Passion of the People – 1.4.2

Perception and Interpretation of Cultural Landscapes 

There is a huge variety of cultural landscapes. They all have different characteristics: observing a landscape is a process that has to be adapted to each one. Sometimes, the observation and the interpretation seem to be simple. But in reality, some “basic” cultural landscapes may contain historical and evolutionary elements that deserve to be better explained and understood. In fact, some landscapes present more difficult elements to analyse. 

Our perception and interpretation of landscapes is different from person to person. They show different feelings and interests for each person, even if some historical or architectural elements can’t be analysed differently. 

Specialists have developed several models of interpretation. For example, the geographer Donald Meinig interprets cultural landscapes by observing the different layers of culture and types of signatures left by this culture in terms of architecture, trade, spatial layout, etc. This model is called the “Core-domain-sphere” and shows that, most of the time, cultural influences come from the core of the region and then dilute around it.

According to Donald Meinig, when we are interpreting landscapes, we have to analyse the different elements that reveal the past, reflect the present and shape the future of an area (e.g., infrastructures, names of streets/buildings…, natural elements, local customs as well as other material and immaterial cultural elements).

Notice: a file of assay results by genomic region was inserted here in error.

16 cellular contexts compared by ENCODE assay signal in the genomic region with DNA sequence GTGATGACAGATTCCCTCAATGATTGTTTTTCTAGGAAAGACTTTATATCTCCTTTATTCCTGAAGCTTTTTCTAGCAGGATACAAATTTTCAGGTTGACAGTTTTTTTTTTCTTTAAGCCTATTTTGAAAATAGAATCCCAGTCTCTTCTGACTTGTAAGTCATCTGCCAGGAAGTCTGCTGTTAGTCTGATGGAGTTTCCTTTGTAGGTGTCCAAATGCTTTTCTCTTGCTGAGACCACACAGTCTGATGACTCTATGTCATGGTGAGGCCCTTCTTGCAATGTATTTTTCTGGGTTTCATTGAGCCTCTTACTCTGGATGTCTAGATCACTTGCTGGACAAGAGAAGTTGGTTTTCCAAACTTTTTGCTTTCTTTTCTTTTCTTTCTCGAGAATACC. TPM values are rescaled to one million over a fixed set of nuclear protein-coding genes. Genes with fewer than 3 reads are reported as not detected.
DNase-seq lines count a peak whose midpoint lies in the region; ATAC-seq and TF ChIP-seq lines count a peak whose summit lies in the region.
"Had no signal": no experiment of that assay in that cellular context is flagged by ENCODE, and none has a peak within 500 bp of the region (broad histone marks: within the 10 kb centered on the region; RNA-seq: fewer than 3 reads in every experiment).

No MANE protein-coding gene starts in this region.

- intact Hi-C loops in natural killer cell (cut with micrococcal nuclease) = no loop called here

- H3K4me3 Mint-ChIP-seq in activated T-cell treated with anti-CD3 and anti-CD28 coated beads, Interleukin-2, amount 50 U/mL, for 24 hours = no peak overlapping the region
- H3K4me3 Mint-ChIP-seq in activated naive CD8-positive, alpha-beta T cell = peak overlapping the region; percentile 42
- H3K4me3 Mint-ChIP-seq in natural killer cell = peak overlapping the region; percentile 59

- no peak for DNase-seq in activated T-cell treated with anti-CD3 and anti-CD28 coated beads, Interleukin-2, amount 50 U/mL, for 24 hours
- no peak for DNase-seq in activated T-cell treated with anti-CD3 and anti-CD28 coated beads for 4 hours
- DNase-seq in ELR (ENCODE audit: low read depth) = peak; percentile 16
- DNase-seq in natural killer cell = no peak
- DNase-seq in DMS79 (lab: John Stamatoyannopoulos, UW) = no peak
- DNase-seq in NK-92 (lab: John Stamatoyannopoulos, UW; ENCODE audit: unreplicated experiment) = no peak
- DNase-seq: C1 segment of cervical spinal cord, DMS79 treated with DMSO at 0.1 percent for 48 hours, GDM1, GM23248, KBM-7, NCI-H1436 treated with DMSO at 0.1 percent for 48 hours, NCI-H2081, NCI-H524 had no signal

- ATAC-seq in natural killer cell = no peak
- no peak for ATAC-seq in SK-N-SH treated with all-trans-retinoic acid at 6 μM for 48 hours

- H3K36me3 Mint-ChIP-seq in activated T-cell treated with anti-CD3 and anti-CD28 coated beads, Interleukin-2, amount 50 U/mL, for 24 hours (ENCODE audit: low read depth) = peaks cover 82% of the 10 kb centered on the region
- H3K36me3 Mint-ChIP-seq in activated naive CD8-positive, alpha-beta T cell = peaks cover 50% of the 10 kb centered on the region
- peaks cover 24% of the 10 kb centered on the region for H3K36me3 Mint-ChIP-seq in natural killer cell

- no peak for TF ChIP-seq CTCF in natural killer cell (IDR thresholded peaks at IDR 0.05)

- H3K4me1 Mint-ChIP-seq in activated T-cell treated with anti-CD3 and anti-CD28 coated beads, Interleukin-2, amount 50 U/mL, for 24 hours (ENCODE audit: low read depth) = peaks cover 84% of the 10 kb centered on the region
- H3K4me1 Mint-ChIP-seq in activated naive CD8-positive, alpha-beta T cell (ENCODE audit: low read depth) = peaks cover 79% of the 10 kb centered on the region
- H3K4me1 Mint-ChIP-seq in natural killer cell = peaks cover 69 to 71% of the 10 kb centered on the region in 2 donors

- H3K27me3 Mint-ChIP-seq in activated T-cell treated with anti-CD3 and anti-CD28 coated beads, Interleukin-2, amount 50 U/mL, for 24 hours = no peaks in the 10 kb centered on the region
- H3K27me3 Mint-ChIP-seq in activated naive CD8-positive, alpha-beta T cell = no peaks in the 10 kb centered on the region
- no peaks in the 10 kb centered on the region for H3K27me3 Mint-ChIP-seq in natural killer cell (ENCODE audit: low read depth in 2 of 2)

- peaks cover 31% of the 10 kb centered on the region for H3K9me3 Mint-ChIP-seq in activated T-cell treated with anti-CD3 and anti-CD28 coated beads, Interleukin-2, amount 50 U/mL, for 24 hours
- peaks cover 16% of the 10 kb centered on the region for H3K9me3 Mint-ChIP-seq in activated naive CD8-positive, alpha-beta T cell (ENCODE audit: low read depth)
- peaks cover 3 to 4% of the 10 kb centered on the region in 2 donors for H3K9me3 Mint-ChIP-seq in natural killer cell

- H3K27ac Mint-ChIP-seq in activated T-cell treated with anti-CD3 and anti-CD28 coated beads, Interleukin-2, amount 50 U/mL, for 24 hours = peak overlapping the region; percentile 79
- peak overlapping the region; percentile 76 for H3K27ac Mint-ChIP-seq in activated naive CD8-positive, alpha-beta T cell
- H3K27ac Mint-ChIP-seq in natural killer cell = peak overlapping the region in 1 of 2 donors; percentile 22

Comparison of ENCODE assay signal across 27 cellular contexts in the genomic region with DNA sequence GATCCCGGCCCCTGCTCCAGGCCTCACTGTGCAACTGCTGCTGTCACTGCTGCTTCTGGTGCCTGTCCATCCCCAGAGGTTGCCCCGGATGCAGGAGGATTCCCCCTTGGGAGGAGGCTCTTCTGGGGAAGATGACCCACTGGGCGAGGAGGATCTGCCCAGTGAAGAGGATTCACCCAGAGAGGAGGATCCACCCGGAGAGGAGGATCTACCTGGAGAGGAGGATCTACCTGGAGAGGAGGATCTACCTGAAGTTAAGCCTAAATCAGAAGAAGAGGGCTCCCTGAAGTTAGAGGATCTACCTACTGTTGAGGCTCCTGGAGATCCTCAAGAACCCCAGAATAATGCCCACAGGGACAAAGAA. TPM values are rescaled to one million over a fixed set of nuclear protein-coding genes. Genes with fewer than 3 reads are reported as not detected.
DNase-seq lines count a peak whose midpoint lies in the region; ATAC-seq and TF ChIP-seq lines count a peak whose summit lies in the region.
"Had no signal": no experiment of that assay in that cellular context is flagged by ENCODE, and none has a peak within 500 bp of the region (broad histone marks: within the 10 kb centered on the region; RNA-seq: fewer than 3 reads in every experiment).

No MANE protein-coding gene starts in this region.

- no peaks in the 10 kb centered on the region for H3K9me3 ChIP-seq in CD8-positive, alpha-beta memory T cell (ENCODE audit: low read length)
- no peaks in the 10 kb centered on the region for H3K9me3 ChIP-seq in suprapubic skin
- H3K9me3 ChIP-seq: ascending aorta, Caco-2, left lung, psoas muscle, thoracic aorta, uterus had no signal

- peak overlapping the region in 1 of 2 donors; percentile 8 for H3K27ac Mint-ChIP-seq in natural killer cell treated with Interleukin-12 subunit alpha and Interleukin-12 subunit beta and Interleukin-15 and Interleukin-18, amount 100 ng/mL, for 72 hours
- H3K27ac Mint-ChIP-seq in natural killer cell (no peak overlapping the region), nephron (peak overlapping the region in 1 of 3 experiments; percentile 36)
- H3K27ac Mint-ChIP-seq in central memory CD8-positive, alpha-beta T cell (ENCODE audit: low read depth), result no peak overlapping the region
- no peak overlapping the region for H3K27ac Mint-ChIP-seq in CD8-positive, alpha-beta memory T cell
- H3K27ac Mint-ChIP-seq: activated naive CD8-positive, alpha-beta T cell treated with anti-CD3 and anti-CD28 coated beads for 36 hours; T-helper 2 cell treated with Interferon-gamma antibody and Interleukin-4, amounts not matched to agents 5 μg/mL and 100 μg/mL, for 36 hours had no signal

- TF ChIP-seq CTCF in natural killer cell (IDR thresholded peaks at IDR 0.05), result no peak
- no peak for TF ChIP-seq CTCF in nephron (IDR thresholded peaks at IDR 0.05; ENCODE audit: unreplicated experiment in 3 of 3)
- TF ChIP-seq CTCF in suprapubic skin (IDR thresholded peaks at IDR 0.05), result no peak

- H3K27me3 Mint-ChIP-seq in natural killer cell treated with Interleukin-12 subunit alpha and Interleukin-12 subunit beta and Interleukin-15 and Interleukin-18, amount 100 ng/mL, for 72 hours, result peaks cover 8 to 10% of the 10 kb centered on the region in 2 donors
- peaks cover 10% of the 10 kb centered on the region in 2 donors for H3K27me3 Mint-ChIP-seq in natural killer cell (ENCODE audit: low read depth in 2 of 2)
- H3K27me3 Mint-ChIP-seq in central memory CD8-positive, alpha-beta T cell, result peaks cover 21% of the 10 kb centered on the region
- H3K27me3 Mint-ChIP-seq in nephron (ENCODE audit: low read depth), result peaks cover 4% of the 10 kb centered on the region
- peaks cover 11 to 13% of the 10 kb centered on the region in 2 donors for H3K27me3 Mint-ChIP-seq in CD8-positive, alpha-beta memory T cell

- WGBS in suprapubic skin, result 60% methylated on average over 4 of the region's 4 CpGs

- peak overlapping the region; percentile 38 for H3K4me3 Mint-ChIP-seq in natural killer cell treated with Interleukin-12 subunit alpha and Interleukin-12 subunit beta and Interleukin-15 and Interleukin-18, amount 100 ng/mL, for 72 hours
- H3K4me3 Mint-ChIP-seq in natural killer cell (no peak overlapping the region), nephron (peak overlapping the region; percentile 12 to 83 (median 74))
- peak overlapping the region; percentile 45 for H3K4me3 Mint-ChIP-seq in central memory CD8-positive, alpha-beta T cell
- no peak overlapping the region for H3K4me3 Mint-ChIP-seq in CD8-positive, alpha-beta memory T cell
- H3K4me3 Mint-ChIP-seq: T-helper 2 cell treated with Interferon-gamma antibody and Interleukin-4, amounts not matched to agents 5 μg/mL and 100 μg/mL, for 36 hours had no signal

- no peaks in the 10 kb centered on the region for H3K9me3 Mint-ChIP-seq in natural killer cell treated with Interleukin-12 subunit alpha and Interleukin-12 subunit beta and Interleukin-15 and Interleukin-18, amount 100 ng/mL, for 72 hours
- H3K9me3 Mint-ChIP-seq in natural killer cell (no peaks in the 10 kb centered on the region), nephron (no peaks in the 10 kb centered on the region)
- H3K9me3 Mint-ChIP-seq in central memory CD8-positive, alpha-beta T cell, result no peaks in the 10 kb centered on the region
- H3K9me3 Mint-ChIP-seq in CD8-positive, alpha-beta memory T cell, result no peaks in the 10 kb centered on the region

In the last decades, cultural landscapes are facing evolutions because of socio-economic and environmental transformations. Some of them are threatened by different factors. The evolution of mentalities towards environment protection, capitalism limits and the various crises that impact our societies can reconnect us with our past and our culture, which must be preserved to ensure a good future for the next generations. The discovery of cultural landscapes and monuments may be of interest to some people and can be an opportunity for the tourism sector. Public participation has to be more and more important to preserve the cultural sites affected by the current issues. Inhabitants of cultural landscapes have different perceptions of their environment according to their place in the society and their profession. It is important to make them participate to find effective solutions to valorise historic landscapes and to improve the quality of life.


The Core-domain-sphere model, by Donald Meinig


Further Resources

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Videos

Blaenavon Industrial Landscape (UNESCO/NHK)

Agricultural Landscape of Southern Öland (UNESCO/NHK) 

Cultural Landscapes and Patterns


Online Resources

PAESAGGIO, TRA PERCEZIONE E VALORE – Il Giornale delle Fondazioni

Visioni del paesaggio : tra rappresentazione e realta – Open Edition Journals


Further Readings

Cultural Landscape, Urban Settlement and Dweller’s Perception: A Case Study of a Vernacular Village in Northern Thailand

Intercultural landscapes: towards an interpretation

Landscape Culture – Culturing Landscapes The Differentiated Construction of Landscapes

Tourism and Cultural Landscapes in Southern China’s Highlands  

Role of Multicultural Identity in Landscape Perception and Methodological Possibilities of Its Interdisciplinary Analysis 

La dimensione culturale-identitaria di paesaggio – Ginevra Cerrina Feroni

Tutelare il paesaggio: percezione e interpretazione del paesaggio testimone dell’identità locale – M.Irena Mantello

LA CONVENZIONE EUROPEA DEL PAESAGGIO (CEP): DALL’OSSERVAZIONE ALL’ATTUAZIONE – Roberto Gambino


Teaching Materials

Il rapporto tra popolazione e paesaggio


For Kids